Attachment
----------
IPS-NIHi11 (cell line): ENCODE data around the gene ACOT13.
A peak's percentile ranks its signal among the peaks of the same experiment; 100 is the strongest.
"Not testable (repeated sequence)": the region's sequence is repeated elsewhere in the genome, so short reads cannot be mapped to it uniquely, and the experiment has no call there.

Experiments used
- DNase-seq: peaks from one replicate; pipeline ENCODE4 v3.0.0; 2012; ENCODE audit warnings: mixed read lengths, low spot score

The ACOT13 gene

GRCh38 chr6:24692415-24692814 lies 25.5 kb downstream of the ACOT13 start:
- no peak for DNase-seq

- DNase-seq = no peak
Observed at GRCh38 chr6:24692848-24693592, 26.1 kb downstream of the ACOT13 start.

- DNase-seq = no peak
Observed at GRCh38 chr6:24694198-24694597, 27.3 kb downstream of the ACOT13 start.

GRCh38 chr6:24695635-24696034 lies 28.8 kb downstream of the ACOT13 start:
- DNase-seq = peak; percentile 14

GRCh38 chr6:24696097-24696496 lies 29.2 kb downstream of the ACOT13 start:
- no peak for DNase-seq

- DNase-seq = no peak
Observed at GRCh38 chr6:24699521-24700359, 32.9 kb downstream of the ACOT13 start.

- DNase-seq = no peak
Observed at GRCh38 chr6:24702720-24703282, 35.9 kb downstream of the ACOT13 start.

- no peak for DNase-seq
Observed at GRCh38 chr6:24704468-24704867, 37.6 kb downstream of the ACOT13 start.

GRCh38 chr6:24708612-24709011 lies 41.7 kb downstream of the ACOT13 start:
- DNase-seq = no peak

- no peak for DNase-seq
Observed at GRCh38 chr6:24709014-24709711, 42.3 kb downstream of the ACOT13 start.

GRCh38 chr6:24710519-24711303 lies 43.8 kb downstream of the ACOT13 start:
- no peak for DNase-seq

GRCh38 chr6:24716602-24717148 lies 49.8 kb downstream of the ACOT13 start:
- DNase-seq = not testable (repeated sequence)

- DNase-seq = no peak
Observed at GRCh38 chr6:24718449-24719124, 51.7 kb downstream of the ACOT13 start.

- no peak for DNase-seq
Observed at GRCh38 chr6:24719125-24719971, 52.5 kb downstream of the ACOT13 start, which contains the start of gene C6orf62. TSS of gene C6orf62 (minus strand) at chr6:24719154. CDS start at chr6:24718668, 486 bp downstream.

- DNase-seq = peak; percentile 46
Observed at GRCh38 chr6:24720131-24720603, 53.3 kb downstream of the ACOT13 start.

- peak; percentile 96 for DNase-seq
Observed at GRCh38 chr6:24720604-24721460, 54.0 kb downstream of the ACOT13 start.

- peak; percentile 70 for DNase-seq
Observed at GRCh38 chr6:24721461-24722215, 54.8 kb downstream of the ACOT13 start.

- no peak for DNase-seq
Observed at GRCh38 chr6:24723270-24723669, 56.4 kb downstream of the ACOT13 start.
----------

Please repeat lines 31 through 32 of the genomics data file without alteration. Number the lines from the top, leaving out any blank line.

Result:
- DNase-seq = no peak
Observed at GRCh38 chr6:24718449-24719124, 51.7 kb downstream of the ACOT13 start.